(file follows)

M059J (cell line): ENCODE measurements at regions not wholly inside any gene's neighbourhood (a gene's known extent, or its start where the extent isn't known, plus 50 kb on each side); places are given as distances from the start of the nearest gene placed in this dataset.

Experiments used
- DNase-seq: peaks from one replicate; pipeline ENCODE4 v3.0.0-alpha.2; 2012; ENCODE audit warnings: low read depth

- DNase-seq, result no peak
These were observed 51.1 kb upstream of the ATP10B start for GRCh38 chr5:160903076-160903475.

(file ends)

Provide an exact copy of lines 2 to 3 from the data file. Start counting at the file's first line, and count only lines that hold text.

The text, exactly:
Experiments used
- DNase-seq: peaks from one replicate; pipeline ENCODE4 v3.0.0-alpha.2; 2012; ENCODE audit warnings: low read depth